# Heat current

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For conduction, heat current is defined by Fourier's law as

${\frac {\partial Q}{\partial t}}=-k\oint _{S}{{\overrightarrow {\nabla }}T\cdot \,{\overrightarrow {dS}}}$ where

${\big .}{\frac {\partial Q}{\partial t}}{\big .}$ is the amount of heat transferred per unit time [W] and
${\overrightarrow {dS}}$ is an oriented surface area element [m2]

The above differential equation, when integrated for a homogeneous material of 1-D geometry between two endpoints at constant temperature, gives the heat flow rate as:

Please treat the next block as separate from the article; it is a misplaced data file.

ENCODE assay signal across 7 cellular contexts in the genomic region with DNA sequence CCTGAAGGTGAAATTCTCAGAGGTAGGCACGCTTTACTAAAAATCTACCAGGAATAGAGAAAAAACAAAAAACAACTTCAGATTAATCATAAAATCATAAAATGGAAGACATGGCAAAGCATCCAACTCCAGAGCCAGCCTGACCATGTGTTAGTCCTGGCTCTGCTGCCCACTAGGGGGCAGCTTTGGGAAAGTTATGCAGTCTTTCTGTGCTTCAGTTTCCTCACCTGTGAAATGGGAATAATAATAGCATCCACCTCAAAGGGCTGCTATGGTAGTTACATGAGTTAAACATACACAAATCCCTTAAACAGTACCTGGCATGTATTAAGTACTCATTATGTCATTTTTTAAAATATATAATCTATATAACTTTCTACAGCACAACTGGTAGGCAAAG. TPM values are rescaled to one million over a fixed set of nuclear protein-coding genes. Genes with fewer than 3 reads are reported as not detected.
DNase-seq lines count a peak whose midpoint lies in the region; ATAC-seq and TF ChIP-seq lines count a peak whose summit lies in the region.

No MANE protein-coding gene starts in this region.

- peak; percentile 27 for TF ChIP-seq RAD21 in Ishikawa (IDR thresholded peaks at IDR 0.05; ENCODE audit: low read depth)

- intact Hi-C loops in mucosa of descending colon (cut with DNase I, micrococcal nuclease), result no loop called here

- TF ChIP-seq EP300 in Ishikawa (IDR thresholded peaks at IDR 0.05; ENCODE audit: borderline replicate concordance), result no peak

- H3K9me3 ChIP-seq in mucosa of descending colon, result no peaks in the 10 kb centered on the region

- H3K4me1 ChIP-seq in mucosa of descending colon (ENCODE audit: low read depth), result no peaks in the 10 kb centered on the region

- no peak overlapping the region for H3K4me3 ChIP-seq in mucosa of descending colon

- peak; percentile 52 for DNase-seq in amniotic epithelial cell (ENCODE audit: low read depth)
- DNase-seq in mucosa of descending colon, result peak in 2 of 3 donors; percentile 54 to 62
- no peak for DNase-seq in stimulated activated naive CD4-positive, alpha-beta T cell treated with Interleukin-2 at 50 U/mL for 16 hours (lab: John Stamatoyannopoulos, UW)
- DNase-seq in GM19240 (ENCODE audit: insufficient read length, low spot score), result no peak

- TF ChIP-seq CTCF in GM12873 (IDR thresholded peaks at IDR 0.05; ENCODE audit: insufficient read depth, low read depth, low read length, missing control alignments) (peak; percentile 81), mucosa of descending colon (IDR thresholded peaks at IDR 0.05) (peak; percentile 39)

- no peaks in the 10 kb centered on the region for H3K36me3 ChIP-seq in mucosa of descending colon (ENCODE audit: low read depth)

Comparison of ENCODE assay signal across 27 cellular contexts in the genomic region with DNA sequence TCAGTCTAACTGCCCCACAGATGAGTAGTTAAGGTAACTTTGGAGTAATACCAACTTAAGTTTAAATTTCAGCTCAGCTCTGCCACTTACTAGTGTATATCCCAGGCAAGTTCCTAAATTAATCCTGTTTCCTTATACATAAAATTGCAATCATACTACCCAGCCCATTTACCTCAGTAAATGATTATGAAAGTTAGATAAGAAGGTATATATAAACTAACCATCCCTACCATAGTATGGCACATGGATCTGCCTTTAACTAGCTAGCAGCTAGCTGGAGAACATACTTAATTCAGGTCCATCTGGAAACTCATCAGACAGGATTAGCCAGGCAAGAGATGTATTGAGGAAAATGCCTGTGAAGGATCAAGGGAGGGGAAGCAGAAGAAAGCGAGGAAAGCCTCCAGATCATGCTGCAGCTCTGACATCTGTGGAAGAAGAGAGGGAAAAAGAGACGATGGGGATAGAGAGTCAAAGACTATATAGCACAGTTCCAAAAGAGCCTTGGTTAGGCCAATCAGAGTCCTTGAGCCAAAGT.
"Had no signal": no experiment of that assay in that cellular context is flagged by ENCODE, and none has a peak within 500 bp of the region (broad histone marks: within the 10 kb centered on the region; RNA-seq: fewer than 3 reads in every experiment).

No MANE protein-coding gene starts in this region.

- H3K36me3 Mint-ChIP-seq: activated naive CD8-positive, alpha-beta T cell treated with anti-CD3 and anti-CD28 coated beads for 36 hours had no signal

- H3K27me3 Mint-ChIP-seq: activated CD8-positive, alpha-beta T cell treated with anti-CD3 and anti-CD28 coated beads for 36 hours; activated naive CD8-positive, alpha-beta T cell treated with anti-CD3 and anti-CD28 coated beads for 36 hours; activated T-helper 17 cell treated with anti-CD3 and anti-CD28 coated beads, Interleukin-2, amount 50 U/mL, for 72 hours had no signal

${\big .}{\frac {\Delta Q}{\Delta t}}=-kA{\frac {\Delta T}{\Delta x}}$ where

A is the cross-sectional surface area,
$\Delta T$ is the temperature difference between the ends,
$\Delta x$ is the distance between the ends.

For thermal radiation, heat current is defined as

$W=\sigma \cdot A\cdot T^{4}$ Heat current can also be thought of as the total phonon distribution multiplied by the energy of one phonon, times the group velocity of the phonons. The phonon distribution of a particular phonon mode is given by the Bose-Einstein factor, which is dependent on temperature and phonon energy.